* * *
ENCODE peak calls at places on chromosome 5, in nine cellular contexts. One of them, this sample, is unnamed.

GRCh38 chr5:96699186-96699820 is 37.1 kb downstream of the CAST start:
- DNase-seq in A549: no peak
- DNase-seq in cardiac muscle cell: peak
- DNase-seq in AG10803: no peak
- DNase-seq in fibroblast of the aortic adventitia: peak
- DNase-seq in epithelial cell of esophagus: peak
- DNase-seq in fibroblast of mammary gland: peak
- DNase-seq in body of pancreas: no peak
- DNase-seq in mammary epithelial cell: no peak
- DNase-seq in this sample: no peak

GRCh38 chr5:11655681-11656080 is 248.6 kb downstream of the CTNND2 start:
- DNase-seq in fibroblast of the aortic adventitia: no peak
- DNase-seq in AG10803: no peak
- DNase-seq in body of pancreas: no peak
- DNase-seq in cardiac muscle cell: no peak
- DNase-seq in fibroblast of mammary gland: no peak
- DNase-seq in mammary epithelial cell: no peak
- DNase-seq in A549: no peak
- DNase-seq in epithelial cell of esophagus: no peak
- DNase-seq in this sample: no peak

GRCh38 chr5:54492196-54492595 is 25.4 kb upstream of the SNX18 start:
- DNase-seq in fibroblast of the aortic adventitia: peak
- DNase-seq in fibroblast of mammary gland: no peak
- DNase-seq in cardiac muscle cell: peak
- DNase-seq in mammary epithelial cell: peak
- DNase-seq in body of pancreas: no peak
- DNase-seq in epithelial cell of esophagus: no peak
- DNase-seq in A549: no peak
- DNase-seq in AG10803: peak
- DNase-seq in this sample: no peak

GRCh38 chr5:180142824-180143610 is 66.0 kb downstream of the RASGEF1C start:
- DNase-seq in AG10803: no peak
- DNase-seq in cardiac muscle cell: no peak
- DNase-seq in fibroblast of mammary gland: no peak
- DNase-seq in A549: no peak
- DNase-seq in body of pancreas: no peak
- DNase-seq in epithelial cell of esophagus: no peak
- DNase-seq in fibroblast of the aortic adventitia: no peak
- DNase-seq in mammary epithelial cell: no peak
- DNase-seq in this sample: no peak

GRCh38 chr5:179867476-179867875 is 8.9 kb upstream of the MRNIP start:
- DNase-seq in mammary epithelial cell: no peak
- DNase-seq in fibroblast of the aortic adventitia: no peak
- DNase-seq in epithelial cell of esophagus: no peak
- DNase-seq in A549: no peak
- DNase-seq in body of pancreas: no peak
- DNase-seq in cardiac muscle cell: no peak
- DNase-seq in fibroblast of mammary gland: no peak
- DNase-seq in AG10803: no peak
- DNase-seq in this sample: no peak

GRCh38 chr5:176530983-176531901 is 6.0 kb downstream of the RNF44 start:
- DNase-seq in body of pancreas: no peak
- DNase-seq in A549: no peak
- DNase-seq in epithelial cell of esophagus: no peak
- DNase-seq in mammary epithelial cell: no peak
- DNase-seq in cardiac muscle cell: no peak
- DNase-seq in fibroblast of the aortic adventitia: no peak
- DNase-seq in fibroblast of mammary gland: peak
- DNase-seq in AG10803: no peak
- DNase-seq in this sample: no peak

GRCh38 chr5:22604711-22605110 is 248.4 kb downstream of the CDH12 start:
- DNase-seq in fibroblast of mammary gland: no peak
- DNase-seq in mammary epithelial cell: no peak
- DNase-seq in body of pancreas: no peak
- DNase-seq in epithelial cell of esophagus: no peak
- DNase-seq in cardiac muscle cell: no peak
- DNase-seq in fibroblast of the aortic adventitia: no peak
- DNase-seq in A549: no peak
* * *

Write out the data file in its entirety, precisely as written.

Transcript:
ENCODE peak calls at places on chromosome 5, in nine cellular contexts. One of them, this sample, is unnamed.

GRCh38 chr5:96699186-96699820 is 37.1 kb downstream of the CAST start:
- DNase-seq in A549: no peak
- DNase-seq in cardiac muscle cell: peak
- DNase-seq in AG10803: no peak
- DNase-seq in fibroblast of the aortic adventitia: peak
- DNase-seq in epithelial cell of esophagus: peak
- DNase-seq in fibroblast of mammary gland: peak
- DNase-seq in body of pancreas: no peak
- DNase-seq in mammary epithelial cell: no peak
- DNase-seq in this sample: no peak

GRCh38 chr5:11655681-11656080 is 248.6 kb downstream of the CTNND2 start:
- DNase-seq in fibroblast of the aortic adventitia: no peak
- DNase-seq in AG10803: no peak
- DNase-seq in body of pancreas: no peak
- DNase-seq in cardiac muscle cell: no peak
- DNase-seq in fibroblast of mammary gland: no peak
- DNase-seq in mammary epithelial cell: no peak
- DNase-seq in A549: no peak
- DNase-seq in epithelial cell of esophagus: no peak
- DNase-seq in this sample: no peak

GRCh38 chr5:54492196-54492595 is 25.4 kb upstream of the SNX18 start:
- DNase-seq in fibroblast of the aortic adventitia: peak
- DNase-seq in fibroblast of mammary gland: no peak
- DNase-seq in cardiac muscle cell: peak
- DNase-seq in mammary epithelial cell: peak
- DNase-seq in body of pancreas: no peak
- DNase-seq in epithelial cell of esophagus: no peak
- DNase-seq in A549: no peak
- DNase-seq in AG10803: peak
- DNase-seq in this sample: no peak

GRCh38 chr5:180142824-180143610 is 66.0 kb downstream of the RASGEF1C start:
- DNase-seq in AG10803: no peak
- DNase-seq in cardiac muscle cell: no peak
- DNase-seq in fibroblast of mammary gland: no peak
- DNase-seq in A549: no peak
- DNase-seq in body of pancreas: no peak
- DNase-seq in epithelial cell of esophagus: no peak
- DNase-seq in fibroblast of the aortic adventitia: no peak
- DNase-seq in mammary epithelial cell: no peak
- DNase-seq in this sample: no peak

GRCh38 chr5:179867476-179867875 is 8.9 kb upstream of the MRNIP start:
- DNase-seq in mammary epithelial cell: no peak
- DNase-seq in fibroblast of the aortic adventitia: no peak
- DNase-seq in epithelial cell of esophagus: no peak
- DNase-seq in A549: no peak
- DNase-seq in body of pancreas: no peak
- DNase-seq in cardiac muscle cell: no peak
- DNase-seq in fibroblast of mammary gland: no peak
- DNase-seq in AG10803: no peak
- DNase-seq in this sample: no peak

GRCh38 chr5:176530983-176531901 is 6.0 kb downstream of the RNF44 start:
- DNase-seq in body of pancreas: no peak
- DNase-seq in A549: no peak
- DNase-seq in epithelial cell of esophagus: no peak
- DNase-seq in mammary epithelial cell: no peak
- DNase-seq in cardiac muscle cell: no peak
- DNase-seq in fibroblast of the aortic adventitia: no peak
- DNase-seq in fibroblast of mammary gland: peak
- DNase-seq in AG10803: no peak
- DNase-seq in this sample: no peak

GRCh38 chr5:22604711-22605110 is 248.4 kb downstream of the CDH12 start:
- DNase-seq in fibroblast of mammary gland: no peak
- DNase-seq in mammary epithelial cell: no peak
- DNase-seq in body of pancreas: no peak
- DNase-seq in epithelial cell of esophagus: no peak
- DNase-seq in cardiac muscle cell: no peak
- DNase-seq in fibroblast of the aortic adventitia: no peak
- DNase-seq in A549: no peak